Okay, that covers appositives. What about other words or phrases or clauses?
You’ll be relieved to know that the principle is the same. Essential phrases don’t get commas. Essential phrases are part of the foundation of the sentence and don’t need to be separated out in any way. Nonessentials can be plucked right out from between the commas. Essentials blend in; nonessentials (which can be taken out), stand out.
So, let’s look at some other circumstances when the essential/nonessential issue comes up.
This is the one that causes a lot of confusion. And even when someone remembers the rule—which is preceded by a comma—the basis for the rule is often forgotten, making the use of both which and the comma unnecessary.
That is used for essential phrases and which is used for nonessential. (At least this is true in American English. In British English, which is accepted for both essential and nonessential phrases, though that is always used only for essential.) Some American writers follow the British practice and mix and match their thats and whiches.
However, you cannot simply pair a comma with which and claim the sentence is written correctly. If, because of the intended meaning, the phrase should be an essential one that uses that and no comma, you can’t use which and a comma. Doing so changes the meaning of the sentence. So even if the form is right, the meaning may be wrong.
It’s not simply a choice between using that without a comma and which with a comma. It’s not an either/or option; depending on the intended meaning of your sentence, one option will be correct and the other will be wrong.
That is, the rules reflect the meaning of the sentence.
Have I confused you? Let’s look at examples.
He reached up to straighten the portrait that hung on the north wall.
I was ecstatic over the late snow that quickly reached the tops of the cars in the street.
He reached up to straighten the portrait, which had been knocked askew by the racing children.
I was ecstatic over the late snow, which piled up in the street and soon reached the tops of the cars.
The differences between the first sentences in each pair should be apparent.
The first sentence, with that and no comma, tells the reader that it is the portrait hanging on the north wall that’s being straightened. There may well be other portraits in the room, but not on the north wall. The information beginning with the word that is essential to identify which portrait is being discussed.
In the first sentence of the second set, the discussion is about one particular portrait. It may be the only one in the room or it may have already been singled out—it is the portrait. It has been identified. And it happens to have been knocked askew.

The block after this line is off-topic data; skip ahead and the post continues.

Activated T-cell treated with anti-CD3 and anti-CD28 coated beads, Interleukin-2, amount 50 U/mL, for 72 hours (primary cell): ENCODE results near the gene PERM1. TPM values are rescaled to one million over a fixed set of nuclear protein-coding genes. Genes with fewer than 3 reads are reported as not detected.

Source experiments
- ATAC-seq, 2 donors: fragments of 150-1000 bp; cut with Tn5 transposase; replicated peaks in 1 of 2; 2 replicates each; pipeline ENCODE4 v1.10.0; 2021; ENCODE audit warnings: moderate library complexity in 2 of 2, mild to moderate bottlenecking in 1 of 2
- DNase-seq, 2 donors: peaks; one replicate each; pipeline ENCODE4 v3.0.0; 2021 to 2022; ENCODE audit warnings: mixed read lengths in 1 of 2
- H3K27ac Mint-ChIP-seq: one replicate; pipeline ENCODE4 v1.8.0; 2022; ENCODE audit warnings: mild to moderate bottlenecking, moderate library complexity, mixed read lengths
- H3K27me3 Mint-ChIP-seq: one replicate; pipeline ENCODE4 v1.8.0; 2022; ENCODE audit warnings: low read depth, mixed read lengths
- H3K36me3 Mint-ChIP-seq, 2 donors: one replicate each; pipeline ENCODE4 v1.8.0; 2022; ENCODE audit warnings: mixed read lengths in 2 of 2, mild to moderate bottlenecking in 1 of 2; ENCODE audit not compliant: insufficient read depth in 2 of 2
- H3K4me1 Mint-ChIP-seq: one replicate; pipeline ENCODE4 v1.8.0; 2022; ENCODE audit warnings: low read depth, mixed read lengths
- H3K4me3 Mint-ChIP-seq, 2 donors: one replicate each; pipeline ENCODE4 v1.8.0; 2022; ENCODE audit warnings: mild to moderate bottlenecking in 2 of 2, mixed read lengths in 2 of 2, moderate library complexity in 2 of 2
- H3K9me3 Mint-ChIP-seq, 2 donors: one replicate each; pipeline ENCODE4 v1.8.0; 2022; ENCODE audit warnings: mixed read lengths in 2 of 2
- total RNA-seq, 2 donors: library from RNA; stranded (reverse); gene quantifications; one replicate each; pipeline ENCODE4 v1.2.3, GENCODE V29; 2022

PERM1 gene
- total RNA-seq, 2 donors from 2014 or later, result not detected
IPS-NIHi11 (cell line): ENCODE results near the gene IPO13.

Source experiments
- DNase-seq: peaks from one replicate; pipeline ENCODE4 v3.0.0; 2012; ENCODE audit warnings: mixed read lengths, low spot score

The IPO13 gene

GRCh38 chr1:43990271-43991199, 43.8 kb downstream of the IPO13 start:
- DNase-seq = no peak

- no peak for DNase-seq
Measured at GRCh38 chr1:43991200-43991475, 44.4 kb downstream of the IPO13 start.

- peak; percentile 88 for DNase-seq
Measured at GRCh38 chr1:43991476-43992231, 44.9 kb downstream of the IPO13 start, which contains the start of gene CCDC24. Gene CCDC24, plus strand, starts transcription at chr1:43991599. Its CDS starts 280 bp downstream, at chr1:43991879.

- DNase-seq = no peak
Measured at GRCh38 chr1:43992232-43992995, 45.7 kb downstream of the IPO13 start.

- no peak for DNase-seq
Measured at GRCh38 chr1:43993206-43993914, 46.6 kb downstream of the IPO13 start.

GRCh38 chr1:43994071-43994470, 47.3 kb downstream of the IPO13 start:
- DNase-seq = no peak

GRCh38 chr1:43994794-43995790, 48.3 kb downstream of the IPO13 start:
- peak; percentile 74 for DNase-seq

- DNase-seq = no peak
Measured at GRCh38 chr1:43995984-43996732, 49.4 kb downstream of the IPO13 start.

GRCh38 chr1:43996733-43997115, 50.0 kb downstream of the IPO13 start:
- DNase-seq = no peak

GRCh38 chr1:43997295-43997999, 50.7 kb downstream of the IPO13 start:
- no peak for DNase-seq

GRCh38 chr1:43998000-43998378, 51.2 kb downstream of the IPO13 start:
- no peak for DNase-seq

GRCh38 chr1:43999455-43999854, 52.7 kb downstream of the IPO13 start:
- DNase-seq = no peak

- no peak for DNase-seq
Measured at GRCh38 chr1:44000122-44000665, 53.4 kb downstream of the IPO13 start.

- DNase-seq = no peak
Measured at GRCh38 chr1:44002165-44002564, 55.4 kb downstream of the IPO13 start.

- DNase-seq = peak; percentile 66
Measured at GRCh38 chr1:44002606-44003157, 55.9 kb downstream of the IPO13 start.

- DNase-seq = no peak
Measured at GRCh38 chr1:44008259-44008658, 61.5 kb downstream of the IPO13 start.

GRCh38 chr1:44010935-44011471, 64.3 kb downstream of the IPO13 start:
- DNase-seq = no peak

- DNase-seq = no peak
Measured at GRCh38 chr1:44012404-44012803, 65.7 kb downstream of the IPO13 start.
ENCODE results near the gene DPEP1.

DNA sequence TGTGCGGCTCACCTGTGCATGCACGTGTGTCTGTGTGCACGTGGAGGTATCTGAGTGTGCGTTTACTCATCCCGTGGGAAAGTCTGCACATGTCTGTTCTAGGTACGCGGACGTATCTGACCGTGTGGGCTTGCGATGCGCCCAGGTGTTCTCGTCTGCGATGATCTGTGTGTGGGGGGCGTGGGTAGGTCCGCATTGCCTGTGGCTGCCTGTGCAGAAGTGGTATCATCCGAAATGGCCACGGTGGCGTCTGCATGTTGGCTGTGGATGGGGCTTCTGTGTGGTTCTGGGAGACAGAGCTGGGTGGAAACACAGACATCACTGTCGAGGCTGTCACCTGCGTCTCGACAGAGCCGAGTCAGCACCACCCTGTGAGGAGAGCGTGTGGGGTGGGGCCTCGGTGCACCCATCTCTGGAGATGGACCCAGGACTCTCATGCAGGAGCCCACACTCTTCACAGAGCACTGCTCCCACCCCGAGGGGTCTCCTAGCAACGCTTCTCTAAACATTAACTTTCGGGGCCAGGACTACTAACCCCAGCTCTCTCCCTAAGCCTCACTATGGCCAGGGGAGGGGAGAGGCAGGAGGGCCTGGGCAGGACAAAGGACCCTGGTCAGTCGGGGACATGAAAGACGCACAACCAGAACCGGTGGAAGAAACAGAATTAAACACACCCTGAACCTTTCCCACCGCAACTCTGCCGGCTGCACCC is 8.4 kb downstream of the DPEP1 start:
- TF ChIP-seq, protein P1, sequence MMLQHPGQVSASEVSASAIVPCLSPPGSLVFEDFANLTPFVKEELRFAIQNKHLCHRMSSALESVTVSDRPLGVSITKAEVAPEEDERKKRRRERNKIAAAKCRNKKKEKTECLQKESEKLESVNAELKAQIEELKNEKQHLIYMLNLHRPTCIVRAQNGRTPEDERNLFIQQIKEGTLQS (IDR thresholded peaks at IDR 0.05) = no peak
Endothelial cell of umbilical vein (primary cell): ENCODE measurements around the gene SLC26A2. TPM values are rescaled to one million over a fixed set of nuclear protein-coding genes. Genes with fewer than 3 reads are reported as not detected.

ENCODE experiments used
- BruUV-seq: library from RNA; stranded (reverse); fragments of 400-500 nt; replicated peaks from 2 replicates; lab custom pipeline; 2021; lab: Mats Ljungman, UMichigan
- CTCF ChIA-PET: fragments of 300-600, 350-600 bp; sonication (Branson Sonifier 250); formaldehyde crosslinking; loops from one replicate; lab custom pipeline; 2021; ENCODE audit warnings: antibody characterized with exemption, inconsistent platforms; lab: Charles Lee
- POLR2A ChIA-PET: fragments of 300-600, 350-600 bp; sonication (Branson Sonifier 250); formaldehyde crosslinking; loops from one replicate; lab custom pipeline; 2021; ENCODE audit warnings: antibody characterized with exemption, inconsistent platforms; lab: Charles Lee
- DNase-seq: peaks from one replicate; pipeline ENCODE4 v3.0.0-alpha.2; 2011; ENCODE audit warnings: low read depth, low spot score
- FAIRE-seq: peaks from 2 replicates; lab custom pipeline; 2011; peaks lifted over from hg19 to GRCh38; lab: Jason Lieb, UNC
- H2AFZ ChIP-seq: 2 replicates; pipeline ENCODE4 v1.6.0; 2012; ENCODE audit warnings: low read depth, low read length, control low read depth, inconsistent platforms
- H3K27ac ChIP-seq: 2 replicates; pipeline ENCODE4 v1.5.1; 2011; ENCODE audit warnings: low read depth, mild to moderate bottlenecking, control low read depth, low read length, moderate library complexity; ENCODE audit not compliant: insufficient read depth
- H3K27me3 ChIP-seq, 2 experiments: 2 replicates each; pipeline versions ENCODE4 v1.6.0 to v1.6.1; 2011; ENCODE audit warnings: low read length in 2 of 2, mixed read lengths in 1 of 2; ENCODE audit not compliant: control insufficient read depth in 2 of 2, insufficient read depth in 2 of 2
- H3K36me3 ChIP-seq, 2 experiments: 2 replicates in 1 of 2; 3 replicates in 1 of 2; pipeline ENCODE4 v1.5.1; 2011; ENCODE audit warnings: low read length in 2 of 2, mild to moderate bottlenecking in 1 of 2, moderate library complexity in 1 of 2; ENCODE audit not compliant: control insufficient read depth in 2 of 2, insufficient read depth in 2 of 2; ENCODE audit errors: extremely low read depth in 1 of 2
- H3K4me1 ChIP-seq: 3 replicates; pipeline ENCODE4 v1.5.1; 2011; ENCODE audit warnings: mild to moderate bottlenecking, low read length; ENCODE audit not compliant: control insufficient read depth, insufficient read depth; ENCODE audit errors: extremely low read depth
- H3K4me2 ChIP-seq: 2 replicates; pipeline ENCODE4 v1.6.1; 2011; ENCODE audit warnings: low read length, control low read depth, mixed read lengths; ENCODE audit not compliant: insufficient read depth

Thus with word choice and proper comma placement, the writer conveys very specific information.
How about the second sentences of each pair? This is a bit trickier. Not necessarily for the reader, who should pick up the nuances, but perhaps for the writer not sure how to write or punctuate what he needs to convey.
Let’s start with the second sentence first. It tells us that the narrator is ecstatic over the late snow. He then gives us more description of that snow, how it piled up in the street and reached over the tops of the cars. What’s important here, what’s essential, is the first part of the sentence. The second part, after the comma, is not essential to the thrust of the sentence. What’s essential is that the narrator is ecstatic over the late snow.
The comma and which tell us that what follows is nonessential. It may be interesting information, but the writer could have stopped the sentence at the comma and still have conveyed exactly what he needed to convey—I was ecstatic over the late snow.
The first sentence tells us there’s something essential in the information about how high the snow is going. It’s not only the snow that the narrator is ecstatic about. It’s the fact that it’s quickly covering the cars in the street. Cars won’t be able to move or maybe they won’t be able to be identified. Maybe one that’s out of place won’t be seen. Maybe the dent in the bumper or the body in the trunk won’t be noticed right away.
The possibilities will depend on the rest of the scene, but the way this is written lets the reader know there’s something more to the revelation than simple delight with snow; something’s going on. And the narrator is beyond pleased that the snow is, for the time being, hiding his secret from the world.
Again, we’ve got almost identical sentences, but the information presented is different. Punctuation and word choice do matter.